Abuse survivors claim tender plans put them 'at risk'

Boy crying
Image caption Abuse survivors say planned changes to their support services could leave them at risk

Survivors abused while in care have challenged Scottish government plans to change the way they receive help.

They have handed a petition to the Scottish Parliament in which they claimed the government proposals were dangerous and could lead to suicides.

Ministers want to put the In Care Survivor Service Scotland (ICSSS), introduced in 2007, out to tender.

They claimed this would put people at the centre of the support they received.

They said this was what survivors had told them they needed.

ICSSS offers counselling, advocacy, informal and group support and access to records for abuse victims, with services provided by trained counsellors.


The petition, handed to Holyrood's Petitions Committee chairman Michael McMahon on Wednesday, said: "The uniqueness of the service is the approach of offering all of the different strands in one service and in many cases with one worker.

"This ensures that survivors do not have to develop trust with a number of different workers."

The Scottish government has indicated it intends to put ICSSS out to tender working on a "broker model", with survivors offered support from existing NHS or social work services.

This would follow a consultation by phone, Skype or in person with a worker who would not be a specialist counsellor.

They would carry out an assessment of the needs of the survivor and broker a service for them from existing services or the NHS.

The petition said this could place survivors at "significant risk" if they had to wait to access help, while many mental health conditions experienced by abuse victims are considered untreatable by health professionals.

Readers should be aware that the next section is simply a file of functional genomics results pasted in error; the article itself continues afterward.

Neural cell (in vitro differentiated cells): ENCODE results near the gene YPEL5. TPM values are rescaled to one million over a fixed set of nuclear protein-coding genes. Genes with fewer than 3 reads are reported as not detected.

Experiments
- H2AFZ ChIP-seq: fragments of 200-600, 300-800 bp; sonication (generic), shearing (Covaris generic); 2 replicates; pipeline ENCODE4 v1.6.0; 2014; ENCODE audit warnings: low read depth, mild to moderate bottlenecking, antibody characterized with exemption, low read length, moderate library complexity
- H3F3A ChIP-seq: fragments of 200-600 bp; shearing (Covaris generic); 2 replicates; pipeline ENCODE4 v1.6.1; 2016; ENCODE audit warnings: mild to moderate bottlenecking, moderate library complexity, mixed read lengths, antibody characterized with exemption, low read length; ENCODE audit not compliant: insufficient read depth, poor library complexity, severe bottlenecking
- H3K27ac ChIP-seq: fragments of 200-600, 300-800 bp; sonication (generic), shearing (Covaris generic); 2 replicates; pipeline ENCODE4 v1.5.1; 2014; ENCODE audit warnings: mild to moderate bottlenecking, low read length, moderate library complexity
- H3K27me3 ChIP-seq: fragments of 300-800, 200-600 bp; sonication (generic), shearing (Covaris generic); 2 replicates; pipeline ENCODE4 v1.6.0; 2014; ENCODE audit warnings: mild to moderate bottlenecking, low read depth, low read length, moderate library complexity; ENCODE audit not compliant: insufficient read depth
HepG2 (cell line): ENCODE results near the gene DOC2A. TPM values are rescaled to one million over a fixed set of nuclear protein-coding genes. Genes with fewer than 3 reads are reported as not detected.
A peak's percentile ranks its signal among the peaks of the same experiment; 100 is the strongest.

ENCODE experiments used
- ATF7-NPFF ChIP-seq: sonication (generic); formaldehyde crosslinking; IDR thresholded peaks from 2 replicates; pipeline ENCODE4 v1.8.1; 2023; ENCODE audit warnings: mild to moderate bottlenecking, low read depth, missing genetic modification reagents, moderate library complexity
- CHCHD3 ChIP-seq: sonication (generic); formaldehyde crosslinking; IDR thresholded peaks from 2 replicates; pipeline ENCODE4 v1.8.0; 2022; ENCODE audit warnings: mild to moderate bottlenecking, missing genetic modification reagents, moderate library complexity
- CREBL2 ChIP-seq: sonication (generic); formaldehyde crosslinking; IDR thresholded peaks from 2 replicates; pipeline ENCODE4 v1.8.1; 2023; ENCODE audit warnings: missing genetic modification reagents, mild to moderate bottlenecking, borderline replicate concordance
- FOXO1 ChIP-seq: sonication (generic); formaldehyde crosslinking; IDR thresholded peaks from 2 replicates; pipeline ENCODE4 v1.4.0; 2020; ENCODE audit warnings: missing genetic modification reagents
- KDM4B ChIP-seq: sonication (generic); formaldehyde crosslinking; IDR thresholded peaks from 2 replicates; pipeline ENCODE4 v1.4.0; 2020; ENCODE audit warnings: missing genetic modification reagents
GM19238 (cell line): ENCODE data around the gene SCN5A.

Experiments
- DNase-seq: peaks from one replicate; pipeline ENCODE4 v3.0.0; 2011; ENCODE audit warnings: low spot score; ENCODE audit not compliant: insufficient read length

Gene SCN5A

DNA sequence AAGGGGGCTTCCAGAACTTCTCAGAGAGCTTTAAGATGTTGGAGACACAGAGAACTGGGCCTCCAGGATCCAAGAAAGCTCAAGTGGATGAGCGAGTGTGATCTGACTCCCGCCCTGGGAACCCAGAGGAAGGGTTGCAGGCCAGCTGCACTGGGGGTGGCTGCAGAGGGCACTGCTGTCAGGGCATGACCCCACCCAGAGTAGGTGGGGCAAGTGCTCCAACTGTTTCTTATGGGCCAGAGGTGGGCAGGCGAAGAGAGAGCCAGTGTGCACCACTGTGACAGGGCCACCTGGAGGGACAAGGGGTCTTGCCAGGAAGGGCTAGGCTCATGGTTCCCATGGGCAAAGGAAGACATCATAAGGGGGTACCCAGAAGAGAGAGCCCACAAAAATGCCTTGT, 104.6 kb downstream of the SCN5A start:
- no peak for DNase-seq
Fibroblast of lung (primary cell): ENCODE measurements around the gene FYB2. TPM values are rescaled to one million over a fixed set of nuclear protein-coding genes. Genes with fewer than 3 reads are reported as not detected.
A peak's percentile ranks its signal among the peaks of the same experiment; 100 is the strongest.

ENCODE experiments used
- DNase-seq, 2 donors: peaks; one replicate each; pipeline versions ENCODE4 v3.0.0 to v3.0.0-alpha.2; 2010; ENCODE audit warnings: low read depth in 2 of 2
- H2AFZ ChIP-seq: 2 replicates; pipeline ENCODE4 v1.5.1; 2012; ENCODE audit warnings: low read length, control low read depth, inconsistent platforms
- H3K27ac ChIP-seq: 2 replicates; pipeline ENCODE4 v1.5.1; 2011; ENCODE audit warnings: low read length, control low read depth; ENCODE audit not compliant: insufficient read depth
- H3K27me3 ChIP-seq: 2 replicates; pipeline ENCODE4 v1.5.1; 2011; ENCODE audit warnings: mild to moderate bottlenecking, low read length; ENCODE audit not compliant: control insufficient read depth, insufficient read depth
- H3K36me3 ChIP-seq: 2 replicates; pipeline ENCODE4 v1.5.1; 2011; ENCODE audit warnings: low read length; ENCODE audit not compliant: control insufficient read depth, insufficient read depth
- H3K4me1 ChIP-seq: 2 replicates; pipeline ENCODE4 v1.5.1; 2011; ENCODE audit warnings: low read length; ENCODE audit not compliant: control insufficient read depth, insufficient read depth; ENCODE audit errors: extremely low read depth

Having to speak to a worker who is not a specialist counsellor carrying out assessments could leave them feeling suicidal, it said. 

"Many clients of ICSSS report that the service has kept them alive and has kept them from being admitted to hospital.

"One survivor was in hospital at least four times a year and since accessing ICSSS has not required any admissions."

It added: "None of the specialist survivor agencies with substantial experience of historic abuse has secured ongoing core funding."

Ministers said Scotland was one of the few countries in the world with dedicated funding for support services for survivors and the government had committed an additional £13.5m to expand the existing service.

A Scottish government spokesman said: "This investment will enhance and expand the current range of services so survivors are able to access information, resources, support and services which meet their individual needs including psychological, physical, social, education, work and housing.

"One size does not fit all, which is why we are committed to an outcomes-based approach going forward.

"This approach will put people at the centre of the support they receive. Survivors have told us this is what they need."